Making Games

All the background you never asked for

Alright, in between all the random noise I generate to this blog, maybe it’s a good idea to do one no-nonsense status update on the first Planet Jone game, Operation Balalaika. 

The game started as minimum scope project, a sad app that I could quickly release on Android, to get familiar with the end-to-end pipeline of creating a game with Unity. I was planning to take advantage of the poor, defenseless app for the learnings and then coldly discard it in preparation for the Actual Game I wanted to do.

“But hmm,” I hmm’d to myself, “mayhap it would be a bit bonkers to release something nobody actually wants to play – there’s already a thousand such things released every day?”

Revised, the ambitious goal became “a minimum scope game that at least a MILLION THOUSAND HUNDRED people would like to play“. On a scale of 1 (“A Remake of Pong“) to 10 (“Star Citizen combined with Grand Theft Auto V“), Operation Balalaika was upped to about 2,5.

As Planet Jone is a hobby-level low-priority side-thing peeking out of the shadows of an actual job and family to raise, it has no financial targets to reach. So no need to care if the audience is small, as long as it’s happy. If over 50% of the 100 players experience mild positive emotions after playing the game, I consider the project to be a raving success.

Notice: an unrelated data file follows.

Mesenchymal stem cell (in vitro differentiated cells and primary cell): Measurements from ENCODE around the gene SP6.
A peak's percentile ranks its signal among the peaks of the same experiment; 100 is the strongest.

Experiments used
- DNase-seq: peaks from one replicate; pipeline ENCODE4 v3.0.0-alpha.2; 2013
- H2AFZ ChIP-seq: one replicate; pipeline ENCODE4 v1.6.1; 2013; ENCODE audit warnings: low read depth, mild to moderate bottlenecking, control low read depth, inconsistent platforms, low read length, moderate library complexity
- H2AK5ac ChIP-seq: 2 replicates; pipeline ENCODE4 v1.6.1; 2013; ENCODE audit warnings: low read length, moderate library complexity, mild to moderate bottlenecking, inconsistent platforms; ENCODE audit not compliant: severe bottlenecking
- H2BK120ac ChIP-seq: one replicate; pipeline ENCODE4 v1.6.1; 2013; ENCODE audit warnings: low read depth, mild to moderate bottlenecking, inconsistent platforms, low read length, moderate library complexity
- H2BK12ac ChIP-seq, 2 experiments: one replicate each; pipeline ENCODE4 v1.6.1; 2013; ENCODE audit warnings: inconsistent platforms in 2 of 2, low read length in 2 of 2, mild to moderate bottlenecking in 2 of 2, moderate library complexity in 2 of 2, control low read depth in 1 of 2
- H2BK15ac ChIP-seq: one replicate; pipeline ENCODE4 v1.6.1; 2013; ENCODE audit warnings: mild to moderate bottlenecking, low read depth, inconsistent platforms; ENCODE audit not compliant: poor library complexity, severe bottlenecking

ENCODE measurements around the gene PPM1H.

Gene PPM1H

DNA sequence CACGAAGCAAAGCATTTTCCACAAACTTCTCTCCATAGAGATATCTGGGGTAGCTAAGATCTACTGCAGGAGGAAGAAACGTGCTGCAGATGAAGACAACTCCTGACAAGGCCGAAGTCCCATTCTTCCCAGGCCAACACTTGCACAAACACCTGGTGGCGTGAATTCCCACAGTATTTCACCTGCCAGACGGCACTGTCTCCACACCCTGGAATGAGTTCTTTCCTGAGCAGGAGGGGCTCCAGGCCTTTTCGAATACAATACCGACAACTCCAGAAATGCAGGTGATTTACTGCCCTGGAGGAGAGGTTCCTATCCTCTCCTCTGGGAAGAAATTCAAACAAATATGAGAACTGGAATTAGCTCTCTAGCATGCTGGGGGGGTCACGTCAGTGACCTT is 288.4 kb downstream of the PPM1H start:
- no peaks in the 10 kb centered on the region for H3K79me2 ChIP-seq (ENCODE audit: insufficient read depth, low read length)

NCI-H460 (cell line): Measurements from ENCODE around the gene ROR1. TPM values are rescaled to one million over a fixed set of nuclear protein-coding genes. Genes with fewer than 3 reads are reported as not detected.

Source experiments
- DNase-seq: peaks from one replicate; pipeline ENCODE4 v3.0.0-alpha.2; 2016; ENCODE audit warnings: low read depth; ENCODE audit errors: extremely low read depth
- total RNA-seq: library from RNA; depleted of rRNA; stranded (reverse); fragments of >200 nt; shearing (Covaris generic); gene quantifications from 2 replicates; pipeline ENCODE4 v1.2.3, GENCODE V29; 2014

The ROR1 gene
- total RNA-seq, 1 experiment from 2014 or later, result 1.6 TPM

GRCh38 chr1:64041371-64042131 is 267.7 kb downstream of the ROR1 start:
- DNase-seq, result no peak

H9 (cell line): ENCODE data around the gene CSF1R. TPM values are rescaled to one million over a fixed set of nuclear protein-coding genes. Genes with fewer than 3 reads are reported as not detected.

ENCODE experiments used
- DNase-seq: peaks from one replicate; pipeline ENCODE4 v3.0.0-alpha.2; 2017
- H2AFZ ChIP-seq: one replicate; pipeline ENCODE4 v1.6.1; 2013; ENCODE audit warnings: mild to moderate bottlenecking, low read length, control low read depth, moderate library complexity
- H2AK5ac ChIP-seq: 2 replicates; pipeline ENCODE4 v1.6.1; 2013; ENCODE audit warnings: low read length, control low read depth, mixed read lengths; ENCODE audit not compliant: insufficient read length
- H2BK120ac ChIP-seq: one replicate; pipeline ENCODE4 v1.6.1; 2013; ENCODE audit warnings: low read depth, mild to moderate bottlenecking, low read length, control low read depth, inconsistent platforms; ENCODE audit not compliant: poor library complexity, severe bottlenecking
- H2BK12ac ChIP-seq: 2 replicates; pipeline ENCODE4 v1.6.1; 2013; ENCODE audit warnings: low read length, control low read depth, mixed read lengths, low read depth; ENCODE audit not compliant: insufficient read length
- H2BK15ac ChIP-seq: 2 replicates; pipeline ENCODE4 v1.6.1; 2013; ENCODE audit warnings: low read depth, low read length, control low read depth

Niche stuff for small audiences: just as creatively freeing and fun as not wearing any underwear!

The niche Planet Jone is squeezing into is “story-driven”. I like stories, and characters. And text. So I’ll put them in the game. What if people don’t like pixel art? Well there has to be 1.36986301369863e-8% of the population of Earth that are fine with it, and only half of that need to like it. How about humor? Funniness is subjective anyway, it’s enough if it makes me snigger. Somebody will be tired enough to snigger along.

So, Operation Balalaika will be a humorous, story-driven (driven is a strong word, let’s say there’s some story in it) variable one-button game, with about 30 minutes of solid fun to be had. Contrary to current trend in commercial games, it has a beginning AND an end, so in a sense, it’s disposable. But not like a coffee capsule, like in a good way.

…Wait, was that a status update or just an old guy talking to himself?

Umm. The status: with a three-level vertical slice demo, I now have confirmed I have all the tools, tech, pipelines and understanding I need to finish the development. No showstoppers in the horizon. For the 30 minutes of solid fun from the game, I am triangulating that there’s gonna be about 47 levels *) to make to get it done. Then, slap on some menus, some sounds and music, check that the art scales correctly, beta-test a bit (maybe with Google Analytics) and we’re good to go!

Estimated time of release: before Summer 2016.

Estimated happy people after game’s release: 51.

Estimated people who read this far: 1 (I did it mainly to look for typos.)

*) In this case, creating a level means creating the mechanics for the level, the art, and the story-bits. The speed of level development can be modified by turning the dial between “more reused content” and “more unique content”, which also affects the happiness percentage, which, as you just learned, may not fall below 50 units. YES, THIS IS PRECISE SCIENCE.  

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